Watch Out For Titanium Dioxide “Whitener” in Food
January 15, 2016
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Last March, Dunkin’ Brands announced their powdered sugar donuts would no longer be manufactured with titanium dioxide, which is commonly used to whiten processed foods and personal care products. In the US, the Food and Drug Administration allows food products to contain up to 1% food-grade titanium dioxide without the need to include it on the ingredient label. So there’s a good chance we’re all eating it. There’s a problem.
Worldwide research has shown that titanium nanoparticles pose real health risks. These risks are related to increased oxidation or “rusting” of our cells and tissues. Oxidation caused by titanium nanoparticles damages our cells and DNA, and promotes inflammation and self-destructive immune responses.
Three years ago, scientists at Arizona State University tested 89 food and personal care products, looking for titanium dioxide. They tested white-colored sweets and dairy products, as well as personal care products such as toothpaste and sunscreen.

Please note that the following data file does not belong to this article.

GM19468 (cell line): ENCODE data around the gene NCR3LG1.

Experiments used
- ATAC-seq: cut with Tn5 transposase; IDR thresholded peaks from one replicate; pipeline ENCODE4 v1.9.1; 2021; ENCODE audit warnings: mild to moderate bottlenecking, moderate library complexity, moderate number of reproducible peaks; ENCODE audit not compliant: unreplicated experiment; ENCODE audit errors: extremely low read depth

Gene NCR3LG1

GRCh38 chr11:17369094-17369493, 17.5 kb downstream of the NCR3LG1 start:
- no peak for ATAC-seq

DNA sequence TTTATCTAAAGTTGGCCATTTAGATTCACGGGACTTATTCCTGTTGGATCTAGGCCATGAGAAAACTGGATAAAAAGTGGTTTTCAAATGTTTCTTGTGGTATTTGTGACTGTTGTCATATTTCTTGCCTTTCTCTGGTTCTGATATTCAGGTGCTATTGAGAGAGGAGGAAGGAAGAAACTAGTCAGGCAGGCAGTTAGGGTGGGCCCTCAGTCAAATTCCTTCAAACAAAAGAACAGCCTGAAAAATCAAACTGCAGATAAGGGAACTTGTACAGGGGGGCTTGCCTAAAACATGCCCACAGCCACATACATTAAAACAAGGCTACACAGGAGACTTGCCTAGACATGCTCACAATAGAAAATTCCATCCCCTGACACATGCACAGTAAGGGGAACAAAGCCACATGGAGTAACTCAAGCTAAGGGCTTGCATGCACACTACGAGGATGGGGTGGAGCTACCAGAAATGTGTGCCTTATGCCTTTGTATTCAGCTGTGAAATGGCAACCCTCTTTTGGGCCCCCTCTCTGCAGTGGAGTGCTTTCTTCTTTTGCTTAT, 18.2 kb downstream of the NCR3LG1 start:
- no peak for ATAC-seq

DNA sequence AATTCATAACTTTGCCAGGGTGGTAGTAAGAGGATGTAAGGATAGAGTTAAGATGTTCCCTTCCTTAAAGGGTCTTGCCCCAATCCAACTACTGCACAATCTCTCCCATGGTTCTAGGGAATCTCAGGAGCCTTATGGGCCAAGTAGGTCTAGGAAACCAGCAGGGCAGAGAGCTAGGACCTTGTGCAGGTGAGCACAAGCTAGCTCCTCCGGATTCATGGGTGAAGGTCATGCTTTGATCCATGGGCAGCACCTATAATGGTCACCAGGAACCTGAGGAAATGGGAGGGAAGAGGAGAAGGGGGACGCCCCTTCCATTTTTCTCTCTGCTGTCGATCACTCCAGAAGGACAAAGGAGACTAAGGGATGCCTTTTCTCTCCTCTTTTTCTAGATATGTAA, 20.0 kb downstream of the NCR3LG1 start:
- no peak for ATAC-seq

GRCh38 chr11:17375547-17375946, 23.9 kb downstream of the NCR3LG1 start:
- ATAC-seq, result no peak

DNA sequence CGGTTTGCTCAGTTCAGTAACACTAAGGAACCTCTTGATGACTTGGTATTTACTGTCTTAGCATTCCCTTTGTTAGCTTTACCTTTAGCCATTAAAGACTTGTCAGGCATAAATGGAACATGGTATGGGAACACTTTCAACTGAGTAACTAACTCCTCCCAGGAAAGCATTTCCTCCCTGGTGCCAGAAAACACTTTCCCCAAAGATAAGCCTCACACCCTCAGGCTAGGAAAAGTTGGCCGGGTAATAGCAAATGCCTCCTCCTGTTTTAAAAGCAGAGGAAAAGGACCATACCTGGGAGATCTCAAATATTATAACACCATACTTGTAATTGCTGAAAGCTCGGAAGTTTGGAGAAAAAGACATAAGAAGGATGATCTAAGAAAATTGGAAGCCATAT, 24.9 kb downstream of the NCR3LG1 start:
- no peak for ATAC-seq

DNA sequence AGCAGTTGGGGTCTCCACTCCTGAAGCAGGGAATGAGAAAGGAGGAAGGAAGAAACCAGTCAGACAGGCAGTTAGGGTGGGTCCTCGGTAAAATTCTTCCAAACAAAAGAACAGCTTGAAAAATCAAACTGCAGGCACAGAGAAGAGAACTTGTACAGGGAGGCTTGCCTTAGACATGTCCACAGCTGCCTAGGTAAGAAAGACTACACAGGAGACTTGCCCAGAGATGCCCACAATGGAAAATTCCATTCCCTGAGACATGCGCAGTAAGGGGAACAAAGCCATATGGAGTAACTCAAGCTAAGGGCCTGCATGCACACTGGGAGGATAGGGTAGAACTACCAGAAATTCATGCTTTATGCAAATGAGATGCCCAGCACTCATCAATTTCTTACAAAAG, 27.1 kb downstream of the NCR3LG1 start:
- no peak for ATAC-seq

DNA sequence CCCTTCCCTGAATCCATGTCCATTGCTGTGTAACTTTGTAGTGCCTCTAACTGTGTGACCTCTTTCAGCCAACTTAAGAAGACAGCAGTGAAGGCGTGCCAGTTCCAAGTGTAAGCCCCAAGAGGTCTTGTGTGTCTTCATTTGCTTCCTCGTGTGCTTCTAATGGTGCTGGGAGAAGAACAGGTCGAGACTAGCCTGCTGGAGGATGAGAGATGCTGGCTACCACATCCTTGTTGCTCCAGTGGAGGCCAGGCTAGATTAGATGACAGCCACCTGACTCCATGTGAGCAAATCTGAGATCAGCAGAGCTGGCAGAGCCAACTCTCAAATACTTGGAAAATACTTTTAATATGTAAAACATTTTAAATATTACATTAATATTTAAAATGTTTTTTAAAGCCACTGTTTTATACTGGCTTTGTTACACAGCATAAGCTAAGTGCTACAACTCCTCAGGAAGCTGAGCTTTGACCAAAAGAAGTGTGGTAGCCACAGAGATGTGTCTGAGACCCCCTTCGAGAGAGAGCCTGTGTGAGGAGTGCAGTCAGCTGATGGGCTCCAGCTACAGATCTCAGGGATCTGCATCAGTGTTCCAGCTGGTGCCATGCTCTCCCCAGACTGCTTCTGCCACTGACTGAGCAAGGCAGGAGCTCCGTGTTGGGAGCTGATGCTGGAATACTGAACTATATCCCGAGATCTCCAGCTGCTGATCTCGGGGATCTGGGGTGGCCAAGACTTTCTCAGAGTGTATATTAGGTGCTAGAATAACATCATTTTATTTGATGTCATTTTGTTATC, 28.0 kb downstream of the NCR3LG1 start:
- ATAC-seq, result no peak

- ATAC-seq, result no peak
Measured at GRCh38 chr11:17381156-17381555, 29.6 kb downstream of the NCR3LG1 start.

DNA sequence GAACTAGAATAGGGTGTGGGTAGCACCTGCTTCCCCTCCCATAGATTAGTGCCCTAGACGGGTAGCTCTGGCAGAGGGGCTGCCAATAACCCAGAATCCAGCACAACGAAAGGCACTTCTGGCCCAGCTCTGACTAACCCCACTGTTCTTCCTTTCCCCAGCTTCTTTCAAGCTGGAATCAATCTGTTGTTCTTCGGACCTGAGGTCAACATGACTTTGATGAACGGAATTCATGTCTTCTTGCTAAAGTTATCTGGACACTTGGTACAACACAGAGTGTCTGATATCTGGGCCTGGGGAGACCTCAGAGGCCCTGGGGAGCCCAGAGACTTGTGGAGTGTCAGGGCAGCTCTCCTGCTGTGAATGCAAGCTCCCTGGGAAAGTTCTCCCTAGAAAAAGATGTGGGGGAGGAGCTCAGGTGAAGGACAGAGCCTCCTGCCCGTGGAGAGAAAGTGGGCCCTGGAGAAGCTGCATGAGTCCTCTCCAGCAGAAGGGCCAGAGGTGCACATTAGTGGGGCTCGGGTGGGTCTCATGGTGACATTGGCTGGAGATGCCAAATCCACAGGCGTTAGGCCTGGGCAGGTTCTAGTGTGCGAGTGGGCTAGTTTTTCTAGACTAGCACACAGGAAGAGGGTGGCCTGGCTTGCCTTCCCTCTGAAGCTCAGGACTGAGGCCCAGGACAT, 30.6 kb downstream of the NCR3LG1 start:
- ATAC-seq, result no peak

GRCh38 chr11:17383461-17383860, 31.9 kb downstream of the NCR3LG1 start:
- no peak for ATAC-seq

And they were surprised to find that titanium dioxide levels in personal care products ranged from 1% to almost 10% titanium by weight. Worse, they found that more than one third (36%) of the titanium dioxide used in the foods they tested were nano-sized particles. White candies and other white-colored sweets, such as doughnuts, had the highest titanium levels, with up to 340 milligrams (1/10 of 1 ounce) per serving.
The Arizona team found the highest levels in these categories of foods:
- Candies with hard outer shells, such as M&Ms and white-coated chewing gums (like Chiclets).
- Low-fat milk, soy drinks, rice-based drinks, mayonnaise, and processed white cheese singles.
And they found the highest levels in these categories of personal care products:
- Toothpaste and sunscreens
- White-colored shampoos, deodorants, and shaving creams.
Recently, researchers from the University of Nebraska-Lincoln reported a disturbing discovery. They found that even modest consumption of titanium nanoparticles could harm the brain. “There’s evidence building up now that some of these particles can actually cross the (blood-brain) barrier,” said Oleh Khalimonchuk, the UNL biochemist who co-authored the study.
“We’re hoping that this study will get some discussion going, because these nanoparticles have not been regulated,” said co-author Srivatsan Kidambi. “If you think about anything white – milk, chewing gum, toothpaste, powdered sugar – all these have nanoparticles in them.
How can you avoid eating or applying titanium nanoparticles? Your best bet is to choose organic foods, and select “natural” or organic cosmetics that either don’t list it as an ingredient, or list no undisclosed coloring agents.